10 May 2023 – Demand for base metals, such as aluminum and copper, is meeting an increasingly tight supply. And the expansion of mining capacities is not keeping pace. China is massively expanding EAF capacities for steel, which should soon make scrap even more sought-after. Is the real demand and supply scenario in the market clouded by political and economical fist fight?
- Aluminum stocks continue to fall while smelters run at full capacity
- Copper still in short supply, no improvement in sight
- China continues to expand EAF capacities, scrap demand should increase further
- Economic battle between producer countries and consumer countries?
Aluminum stocks continue to fall while smelters run at full capacity
Chinese aluminum smelters in key production provinces have been running at very high-capacity utilization for several months. In March alone, as reported by Chinese media, with a utilization rate of 96 to 100%, while in April further capacities should be ramped up. Demand for aluminum is seen as a significant factor in China’s economic development and the capacity utilization rates of the smelters here point to further recovery.
Aluminum supply bottlenecks expected
In Europe, aluminum producers had shut down half of their smelting capacities, about 1.2 million MT, during the energy crisis and, according to industry experts, could leave it at that for a while. From a technical point of view, an immediate start-up would not be possible anyway with cooled-down smelters and without subsequent necessary repair work.
Thus, a supply deficit could arise very soon. A rising Chinese economy, with a ravenous appetite for aluminum and emptying stocks in the warehouses of the LME. If now also Chinese smelters have to reduce their production due to energy shortages in China, this could quickly lead to significantly rising aluminum prices.
Copper still in short supply, no improvement in sight
Copper stocks at the SHFE had fallen further after media reports at the beginning of the week and had caused a rebound in prices. The copper stocks in the warehouses of the LME are also at a historic low for several months and correspond to just 40% of the inventory from the same period last year.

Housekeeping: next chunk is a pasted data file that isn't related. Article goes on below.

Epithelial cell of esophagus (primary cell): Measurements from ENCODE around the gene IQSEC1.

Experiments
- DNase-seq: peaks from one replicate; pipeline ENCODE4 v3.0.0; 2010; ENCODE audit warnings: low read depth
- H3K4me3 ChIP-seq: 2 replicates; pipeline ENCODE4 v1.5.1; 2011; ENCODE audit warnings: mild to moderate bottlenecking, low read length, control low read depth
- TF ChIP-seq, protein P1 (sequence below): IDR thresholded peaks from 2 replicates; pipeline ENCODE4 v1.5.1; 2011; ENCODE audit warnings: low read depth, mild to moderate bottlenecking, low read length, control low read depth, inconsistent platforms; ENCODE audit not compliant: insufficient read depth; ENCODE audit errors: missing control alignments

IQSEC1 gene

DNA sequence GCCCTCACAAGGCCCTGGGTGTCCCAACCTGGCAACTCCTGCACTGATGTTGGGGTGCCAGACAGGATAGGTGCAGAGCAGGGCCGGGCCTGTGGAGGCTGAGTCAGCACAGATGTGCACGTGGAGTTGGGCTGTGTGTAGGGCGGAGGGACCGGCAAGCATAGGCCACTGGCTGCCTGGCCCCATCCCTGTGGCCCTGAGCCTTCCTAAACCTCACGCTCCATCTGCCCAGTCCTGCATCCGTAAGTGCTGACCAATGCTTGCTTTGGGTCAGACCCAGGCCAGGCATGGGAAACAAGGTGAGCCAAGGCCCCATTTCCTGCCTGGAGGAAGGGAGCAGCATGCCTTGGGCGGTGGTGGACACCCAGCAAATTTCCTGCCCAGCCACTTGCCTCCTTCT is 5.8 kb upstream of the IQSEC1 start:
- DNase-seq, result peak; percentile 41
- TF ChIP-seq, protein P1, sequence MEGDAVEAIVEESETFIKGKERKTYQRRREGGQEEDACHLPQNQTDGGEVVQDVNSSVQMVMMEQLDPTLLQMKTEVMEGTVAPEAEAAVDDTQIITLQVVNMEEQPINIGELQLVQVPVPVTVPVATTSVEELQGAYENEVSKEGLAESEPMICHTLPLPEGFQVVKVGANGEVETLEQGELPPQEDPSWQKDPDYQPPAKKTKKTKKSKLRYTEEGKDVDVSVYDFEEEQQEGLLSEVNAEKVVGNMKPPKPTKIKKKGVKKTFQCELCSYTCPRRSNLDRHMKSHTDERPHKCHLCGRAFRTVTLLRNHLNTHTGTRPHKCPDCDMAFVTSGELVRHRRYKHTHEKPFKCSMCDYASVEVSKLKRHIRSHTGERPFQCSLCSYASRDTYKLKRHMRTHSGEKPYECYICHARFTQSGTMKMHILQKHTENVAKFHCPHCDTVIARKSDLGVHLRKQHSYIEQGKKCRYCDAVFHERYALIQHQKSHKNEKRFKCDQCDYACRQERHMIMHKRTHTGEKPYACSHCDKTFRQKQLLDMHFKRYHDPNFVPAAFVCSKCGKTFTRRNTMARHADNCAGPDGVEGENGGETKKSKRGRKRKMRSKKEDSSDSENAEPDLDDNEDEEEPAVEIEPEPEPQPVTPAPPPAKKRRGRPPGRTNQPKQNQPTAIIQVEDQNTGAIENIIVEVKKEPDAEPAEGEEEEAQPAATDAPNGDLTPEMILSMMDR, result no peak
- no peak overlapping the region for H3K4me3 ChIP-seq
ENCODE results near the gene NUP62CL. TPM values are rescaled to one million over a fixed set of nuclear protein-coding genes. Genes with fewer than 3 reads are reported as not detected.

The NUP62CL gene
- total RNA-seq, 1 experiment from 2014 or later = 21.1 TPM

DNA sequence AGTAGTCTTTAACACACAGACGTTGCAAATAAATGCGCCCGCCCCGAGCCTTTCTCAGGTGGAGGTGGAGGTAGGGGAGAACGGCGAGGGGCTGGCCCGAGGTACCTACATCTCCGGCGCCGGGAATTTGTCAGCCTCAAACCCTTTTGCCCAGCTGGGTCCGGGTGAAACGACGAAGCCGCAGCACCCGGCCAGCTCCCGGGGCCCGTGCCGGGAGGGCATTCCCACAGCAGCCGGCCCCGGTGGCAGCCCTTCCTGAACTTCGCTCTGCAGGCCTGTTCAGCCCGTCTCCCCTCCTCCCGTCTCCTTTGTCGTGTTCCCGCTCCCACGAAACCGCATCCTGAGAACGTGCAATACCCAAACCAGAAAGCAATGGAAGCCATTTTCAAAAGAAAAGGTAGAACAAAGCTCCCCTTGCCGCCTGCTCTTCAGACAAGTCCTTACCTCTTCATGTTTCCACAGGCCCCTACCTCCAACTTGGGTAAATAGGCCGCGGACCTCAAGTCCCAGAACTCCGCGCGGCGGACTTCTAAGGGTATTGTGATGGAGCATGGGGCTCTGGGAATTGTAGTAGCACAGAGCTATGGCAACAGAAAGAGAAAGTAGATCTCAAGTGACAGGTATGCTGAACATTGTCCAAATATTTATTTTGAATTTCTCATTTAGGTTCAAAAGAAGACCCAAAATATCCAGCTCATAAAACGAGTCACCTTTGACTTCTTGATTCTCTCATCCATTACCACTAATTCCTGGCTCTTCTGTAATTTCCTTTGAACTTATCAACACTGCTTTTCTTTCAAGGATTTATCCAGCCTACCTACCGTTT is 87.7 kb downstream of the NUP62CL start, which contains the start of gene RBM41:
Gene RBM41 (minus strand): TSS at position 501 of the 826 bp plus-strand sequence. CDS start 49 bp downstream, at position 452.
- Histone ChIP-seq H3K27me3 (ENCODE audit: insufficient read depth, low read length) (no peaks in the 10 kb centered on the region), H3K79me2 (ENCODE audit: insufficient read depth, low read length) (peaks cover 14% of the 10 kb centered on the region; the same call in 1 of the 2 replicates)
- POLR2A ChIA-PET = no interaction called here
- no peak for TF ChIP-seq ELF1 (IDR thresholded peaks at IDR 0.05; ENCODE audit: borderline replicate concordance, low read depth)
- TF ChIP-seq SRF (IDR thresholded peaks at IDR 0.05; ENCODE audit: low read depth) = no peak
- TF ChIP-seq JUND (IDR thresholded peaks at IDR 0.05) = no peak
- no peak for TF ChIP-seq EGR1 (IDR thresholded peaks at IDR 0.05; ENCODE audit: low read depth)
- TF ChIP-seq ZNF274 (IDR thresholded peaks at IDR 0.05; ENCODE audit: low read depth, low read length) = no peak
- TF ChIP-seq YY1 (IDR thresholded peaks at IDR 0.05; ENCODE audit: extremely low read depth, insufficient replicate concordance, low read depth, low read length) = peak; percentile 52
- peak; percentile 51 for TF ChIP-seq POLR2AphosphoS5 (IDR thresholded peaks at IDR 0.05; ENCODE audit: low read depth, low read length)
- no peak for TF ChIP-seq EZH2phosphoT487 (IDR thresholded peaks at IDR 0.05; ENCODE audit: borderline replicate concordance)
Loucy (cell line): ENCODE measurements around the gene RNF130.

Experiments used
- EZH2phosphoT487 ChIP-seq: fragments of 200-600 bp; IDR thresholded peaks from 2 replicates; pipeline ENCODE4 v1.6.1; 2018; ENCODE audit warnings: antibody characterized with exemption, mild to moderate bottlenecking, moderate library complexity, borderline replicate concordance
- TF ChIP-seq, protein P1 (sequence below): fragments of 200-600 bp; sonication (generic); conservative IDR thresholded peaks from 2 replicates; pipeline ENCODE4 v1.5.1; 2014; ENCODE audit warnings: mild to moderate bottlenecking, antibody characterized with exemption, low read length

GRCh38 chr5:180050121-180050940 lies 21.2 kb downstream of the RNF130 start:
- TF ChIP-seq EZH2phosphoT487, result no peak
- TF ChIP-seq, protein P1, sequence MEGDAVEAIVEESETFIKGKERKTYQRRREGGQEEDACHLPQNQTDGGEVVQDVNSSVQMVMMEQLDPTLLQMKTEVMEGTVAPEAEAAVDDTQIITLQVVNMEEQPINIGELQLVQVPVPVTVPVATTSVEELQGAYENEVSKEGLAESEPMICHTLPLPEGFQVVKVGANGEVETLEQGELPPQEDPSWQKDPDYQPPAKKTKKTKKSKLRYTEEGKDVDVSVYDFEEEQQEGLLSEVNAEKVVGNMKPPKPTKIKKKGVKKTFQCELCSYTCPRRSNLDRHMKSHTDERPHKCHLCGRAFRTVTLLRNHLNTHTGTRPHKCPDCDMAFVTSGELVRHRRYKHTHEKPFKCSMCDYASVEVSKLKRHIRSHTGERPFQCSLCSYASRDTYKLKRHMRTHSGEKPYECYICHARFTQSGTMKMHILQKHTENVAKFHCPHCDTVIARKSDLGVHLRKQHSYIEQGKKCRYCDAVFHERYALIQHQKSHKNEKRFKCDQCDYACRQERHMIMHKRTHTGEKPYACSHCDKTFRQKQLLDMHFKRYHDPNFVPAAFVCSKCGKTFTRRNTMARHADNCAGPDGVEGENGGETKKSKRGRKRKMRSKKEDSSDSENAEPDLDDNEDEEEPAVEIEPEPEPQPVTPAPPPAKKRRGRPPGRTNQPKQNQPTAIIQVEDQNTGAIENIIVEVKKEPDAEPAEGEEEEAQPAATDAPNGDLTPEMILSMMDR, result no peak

Copper mining capacities cannot keep up with demand
And according to industry experts, no improvement is to be expected here. By 2040, global demand is expected to increase by almost 60%, while mining capacities are expected to grow by 16% at most. This is likely to continue to ensure tight inventories of the all-important base metal copper, which is considered one of the most important indicators of economic development.
China continues to expand EAF capacities, scrap demand should increase further
Chinese steelmakers are increasingly focusing on the development and construction of Electric Arc Furnaces, which are considered a key technology in green steel production. One of China’s largest steelmakers alone now has nearly 10 million tons of EAF capacity online and is already planning to replace more capacity with EAFs.
This conversion and focus on EAF is also likely to further fuel demand for scrap in China and make it scarcer. With the launch of the EU Carbon Border Tax CBAM, the run on scrap as a green raw material is likely to become even stronger among international steelmakers.
Economic battle between producer countries and consumer countries?
With base metals in high demand, the increased trend towards green commodities and the shift in production towards more sustainability, the question arises as to why the ghosts of supposed recessions are being bandied about in the media? Might the truth lie elsewhere and is the real demand and supply scenario in the market clouded by political and economical fist fight?
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